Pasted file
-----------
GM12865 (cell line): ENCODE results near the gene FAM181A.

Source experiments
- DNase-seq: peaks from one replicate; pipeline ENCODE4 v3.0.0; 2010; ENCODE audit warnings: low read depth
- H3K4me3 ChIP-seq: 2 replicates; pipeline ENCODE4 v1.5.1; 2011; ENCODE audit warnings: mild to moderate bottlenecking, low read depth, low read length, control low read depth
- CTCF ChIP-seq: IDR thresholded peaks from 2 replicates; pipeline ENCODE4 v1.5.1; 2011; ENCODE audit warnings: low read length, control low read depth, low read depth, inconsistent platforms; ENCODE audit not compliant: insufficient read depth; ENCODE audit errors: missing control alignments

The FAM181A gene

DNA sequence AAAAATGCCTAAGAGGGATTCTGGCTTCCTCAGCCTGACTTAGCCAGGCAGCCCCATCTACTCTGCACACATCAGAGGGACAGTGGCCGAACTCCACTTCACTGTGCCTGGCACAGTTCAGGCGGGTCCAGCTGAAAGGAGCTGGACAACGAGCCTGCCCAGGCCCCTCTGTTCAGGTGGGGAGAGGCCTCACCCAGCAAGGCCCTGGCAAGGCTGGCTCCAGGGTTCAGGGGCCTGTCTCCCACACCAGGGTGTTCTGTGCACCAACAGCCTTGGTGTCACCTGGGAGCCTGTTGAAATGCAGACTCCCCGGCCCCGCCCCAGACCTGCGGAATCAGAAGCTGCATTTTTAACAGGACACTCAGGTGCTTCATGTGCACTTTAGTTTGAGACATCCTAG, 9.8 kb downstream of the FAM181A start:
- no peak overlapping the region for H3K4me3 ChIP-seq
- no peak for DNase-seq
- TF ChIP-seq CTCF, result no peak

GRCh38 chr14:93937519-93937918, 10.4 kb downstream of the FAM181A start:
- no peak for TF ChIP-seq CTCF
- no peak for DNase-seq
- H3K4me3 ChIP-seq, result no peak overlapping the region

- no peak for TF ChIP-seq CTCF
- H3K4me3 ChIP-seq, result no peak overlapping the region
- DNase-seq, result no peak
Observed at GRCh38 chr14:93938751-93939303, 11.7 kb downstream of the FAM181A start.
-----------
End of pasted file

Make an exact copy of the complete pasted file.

GM12865 (cell line): ENCODE results near the gene FAM181A.

Source experiments
- DNase-seq: peaks from one replicate; pipeline ENCODE4 v3.0.0; 2010; ENCODE audit warnings: low read depth
- H3K4me3 ChIP-seq: 2 replicates; pipeline ENCODE4 v1.5.1; 2011; ENCODE audit warnings: mild to moderate bottlenecking, low read depth, low read length, control low read depth
- CTCF ChIP-seq: IDR thresholded peaks from 2 replicates; pipeline ENCODE4 v1.5.1; 2011; ENCODE audit warnings: low read length, control low read depth, low read depth, inconsistent platforms; ENCODE audit not compliant: insufficient read depth; ENCODE audit errors: missing control alignments

The FAM181A gene

DNA sequence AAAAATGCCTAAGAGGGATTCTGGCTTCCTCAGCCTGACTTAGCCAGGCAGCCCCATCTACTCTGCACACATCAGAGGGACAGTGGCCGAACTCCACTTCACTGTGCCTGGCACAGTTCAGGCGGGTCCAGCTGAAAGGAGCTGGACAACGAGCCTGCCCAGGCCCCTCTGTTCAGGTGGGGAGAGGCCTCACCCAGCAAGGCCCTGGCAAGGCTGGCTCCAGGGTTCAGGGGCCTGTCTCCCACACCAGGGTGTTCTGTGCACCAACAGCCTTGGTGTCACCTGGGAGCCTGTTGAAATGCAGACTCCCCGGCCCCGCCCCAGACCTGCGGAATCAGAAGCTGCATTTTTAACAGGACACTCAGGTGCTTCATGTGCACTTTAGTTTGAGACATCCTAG, 9.8 kb downstream of the FAM181A start:
- no peak overlapping the region for H3K4me3 ChIP-seq
- no peak for DNase-seq
- TF ChIP-seq CTCF, result no peak

GRCh38 chr14:93937519-93937918, 10.4 kb downstream of the FAM181A start:
- no peak for TF ChIP-seq CTCF
- no peak for DNase-seq
- H3K4me3 ChIP-seq, result no peak overlapping the region

- no peak for TF ChIP-seq CTCF
- H3K4me3 ChIP-seq, result no peak overlapping the region
- DNase-seq, result no peak
Observed at GRCh38 chr14:93938751-93939303, 11.7 kb downstream of the FAM181A start.